MEXICO CITY — Panama said Wednesday that it had slapped disorderly conduct charges on 35 crewmembers of a rusty North Korean freighter carrying “obsolete” military equipment – including apparently two MiG-21 fighter jets – and summoned U.N. experts to ascertain if the shipment violated U.N. resolutions.
In one of the strangest weapons-smuggling cases in years, about 100 police cadets poured through the hold of the North Korean freighter for a third straight day, pulling out some of the 10,000 tons of bagged brown sugar in a search for what Cuba said would be 240 tons of “obsolete” military equipment that it was sending to North Korea for repair.
Panamanian authorities discovered some of equipment on Monday hidden behind the sugar bags when they searched the vessel after receiving a tip it might be carrying illegal drugs. The ship was preparing to cross the Panama Canal on its way to the Pacific Ocean after docking in Havana.
“We’re taking everything out, everything. It’s going to take at least until Sunday, and maybe into next week, to unload that ship,” Panama’s public security minister, Jose Raul Mulino, told McClatchy in a telephone interview.
Mulino said he was mystified by the Cuban government’s assertion in a statement Tuesday that there were two MiG-21 fighter aircraft on board the 508-foot-long Chong Chon Gang. So far, Mulino said, the planes, which would be nearly 50 feet long each and 15 feet tall, have not been uncovered.
“I don’t know how the MiGs would fit in this boat,” he said. “I don’t have the remotest idea how they would load those two MiGs on the ship.”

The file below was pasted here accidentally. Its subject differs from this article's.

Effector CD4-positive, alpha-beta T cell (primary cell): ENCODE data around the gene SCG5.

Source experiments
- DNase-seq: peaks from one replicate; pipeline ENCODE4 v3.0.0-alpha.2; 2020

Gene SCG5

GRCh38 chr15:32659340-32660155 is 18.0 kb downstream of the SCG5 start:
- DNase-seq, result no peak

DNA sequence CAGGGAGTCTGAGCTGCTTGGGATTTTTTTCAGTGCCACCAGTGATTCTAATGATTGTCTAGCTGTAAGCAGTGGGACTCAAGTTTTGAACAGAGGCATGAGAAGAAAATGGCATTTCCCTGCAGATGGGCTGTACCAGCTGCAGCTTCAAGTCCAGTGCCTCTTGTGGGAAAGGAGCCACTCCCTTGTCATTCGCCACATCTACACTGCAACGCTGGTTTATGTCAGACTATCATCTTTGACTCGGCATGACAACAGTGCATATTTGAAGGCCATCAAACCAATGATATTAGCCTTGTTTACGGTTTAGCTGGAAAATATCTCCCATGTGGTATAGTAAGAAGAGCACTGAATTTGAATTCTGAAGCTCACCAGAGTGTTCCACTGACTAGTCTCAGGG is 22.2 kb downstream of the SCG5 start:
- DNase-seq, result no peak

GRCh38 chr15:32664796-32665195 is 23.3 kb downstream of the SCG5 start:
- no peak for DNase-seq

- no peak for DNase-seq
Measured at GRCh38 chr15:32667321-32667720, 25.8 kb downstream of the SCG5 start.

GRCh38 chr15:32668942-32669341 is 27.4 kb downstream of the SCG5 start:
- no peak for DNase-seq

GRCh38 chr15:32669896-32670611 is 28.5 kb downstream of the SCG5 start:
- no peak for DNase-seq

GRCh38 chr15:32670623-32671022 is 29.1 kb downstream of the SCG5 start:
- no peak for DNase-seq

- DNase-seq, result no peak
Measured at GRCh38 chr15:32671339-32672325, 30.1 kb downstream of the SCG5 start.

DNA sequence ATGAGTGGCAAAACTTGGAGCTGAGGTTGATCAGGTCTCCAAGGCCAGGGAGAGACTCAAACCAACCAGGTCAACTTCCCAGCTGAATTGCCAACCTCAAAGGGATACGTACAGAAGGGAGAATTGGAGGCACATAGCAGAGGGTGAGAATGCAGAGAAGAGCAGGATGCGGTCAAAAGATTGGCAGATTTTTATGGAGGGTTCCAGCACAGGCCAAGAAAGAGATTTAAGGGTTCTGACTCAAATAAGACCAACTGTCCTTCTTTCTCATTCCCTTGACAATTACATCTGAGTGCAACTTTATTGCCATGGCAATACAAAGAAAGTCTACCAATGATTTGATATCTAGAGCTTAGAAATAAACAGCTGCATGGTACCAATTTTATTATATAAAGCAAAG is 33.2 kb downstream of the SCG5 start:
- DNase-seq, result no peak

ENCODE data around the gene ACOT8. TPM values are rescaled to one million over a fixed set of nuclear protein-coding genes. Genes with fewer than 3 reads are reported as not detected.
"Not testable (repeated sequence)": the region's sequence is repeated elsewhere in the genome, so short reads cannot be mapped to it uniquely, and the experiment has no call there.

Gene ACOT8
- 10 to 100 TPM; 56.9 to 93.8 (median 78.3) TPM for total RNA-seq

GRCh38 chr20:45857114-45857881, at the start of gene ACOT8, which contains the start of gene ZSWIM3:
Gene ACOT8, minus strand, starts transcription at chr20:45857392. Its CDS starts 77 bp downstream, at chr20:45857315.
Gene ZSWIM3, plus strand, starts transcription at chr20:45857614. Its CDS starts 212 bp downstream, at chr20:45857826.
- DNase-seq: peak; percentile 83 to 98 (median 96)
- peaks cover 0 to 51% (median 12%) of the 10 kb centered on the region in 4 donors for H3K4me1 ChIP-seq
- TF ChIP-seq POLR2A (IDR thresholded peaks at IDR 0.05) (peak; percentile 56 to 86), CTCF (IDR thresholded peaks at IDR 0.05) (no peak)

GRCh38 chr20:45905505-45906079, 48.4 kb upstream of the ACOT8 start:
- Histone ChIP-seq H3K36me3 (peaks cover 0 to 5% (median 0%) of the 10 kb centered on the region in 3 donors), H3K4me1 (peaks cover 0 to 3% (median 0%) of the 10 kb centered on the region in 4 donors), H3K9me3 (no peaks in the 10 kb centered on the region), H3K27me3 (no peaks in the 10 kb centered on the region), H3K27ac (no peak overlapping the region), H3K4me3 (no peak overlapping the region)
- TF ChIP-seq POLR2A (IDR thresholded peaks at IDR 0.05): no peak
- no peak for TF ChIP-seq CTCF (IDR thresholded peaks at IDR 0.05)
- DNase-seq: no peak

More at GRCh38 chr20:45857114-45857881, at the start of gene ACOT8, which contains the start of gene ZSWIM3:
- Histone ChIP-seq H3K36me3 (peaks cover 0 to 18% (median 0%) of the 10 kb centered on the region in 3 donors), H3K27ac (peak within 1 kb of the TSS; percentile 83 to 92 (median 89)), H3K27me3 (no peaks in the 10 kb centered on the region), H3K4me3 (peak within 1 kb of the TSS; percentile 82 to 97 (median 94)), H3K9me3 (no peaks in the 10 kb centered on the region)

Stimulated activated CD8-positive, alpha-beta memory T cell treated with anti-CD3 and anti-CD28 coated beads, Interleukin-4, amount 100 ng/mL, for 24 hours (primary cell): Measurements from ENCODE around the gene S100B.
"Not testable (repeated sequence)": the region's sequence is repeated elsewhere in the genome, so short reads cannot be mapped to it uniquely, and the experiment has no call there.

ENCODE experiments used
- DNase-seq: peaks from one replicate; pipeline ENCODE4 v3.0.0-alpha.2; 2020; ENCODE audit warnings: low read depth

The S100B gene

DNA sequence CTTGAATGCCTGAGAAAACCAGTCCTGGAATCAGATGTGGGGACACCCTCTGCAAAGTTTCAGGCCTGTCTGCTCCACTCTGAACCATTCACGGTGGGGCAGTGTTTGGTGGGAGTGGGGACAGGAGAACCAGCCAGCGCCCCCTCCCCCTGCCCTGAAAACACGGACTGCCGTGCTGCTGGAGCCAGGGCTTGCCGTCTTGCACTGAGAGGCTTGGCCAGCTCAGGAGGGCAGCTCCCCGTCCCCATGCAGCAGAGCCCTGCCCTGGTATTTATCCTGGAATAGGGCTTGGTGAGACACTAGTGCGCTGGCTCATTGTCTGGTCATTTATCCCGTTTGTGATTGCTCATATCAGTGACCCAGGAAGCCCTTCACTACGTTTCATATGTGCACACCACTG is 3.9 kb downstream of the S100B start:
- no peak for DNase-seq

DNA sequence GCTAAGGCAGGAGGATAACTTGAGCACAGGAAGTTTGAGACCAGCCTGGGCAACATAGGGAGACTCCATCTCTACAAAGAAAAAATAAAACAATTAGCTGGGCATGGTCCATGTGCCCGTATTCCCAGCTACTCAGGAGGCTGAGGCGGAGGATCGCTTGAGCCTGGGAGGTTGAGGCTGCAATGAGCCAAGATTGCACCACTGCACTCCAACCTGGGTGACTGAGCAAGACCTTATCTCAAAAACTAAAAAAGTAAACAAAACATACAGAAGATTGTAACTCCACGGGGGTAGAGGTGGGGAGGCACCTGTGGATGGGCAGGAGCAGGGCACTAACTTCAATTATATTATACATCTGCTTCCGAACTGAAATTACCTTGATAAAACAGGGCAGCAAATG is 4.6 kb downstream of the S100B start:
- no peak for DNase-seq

The vessel is docked at Manzanillo, a port on one side of the Atlantic Ocean entrance to the Panama Canal where it was towed after Panama sought to search it.
U.S. weapons experts arrived in Panama Wednesday, British experts were expected later in the day, and Panama formally asked the U.N. Security Council to send its own experts to identify the Soviet-era equipment, according to Panama’s foreign ministry.
In its statement taking responsibility for the shipment, Cuba emphasized that the military equipment was being sent to North Korea for repairs and was to have been returned to the island. That appeared to be an attempt to sidestep U.N. Security Council Resolution 1817, which bans “the direct or indirect supply, sale or transfer” of all but small weapons to North Korea because of its refusal to halt its nuclear weapons program.
Cuba stressed in its statement that the “obsolete defensive weapons” had all been manufactured in the mid 20th century. It said the equipment included two anti-aircraft missile systems, nine missiles “in parts and spares,” two MiG-21 jets and 15 engines for the MiGs.
Panamanian Foreign Minister Fernando Nunez Fabrega said in a statement that Cuba cannot legitimately argue that the weapons were nonfunctional.
“The Security Council resolution does not speak to whether they are functional or operational. It just says that warplanes may not be transported to the Democratic People’s Republic of Korea,” Nunez Fabrega said, referring to North Korea by its formal name.
New details added to the mystery.
– Hours before President Ricardo Martinelli broke news of the weapons seizure Monday night, Panamanian diplomats met with Cuba’s vice foreign minister, Rogelio Sierra Diaz, who flew to Panama to appeal for the ship’s release. His appeal was rejected.
– The Martinelli government said the North Korean vessel’s manifest made no mention of the used weaponry, and would have violated not only U.N. resolutions but also laws governing passage through the Panama Canal.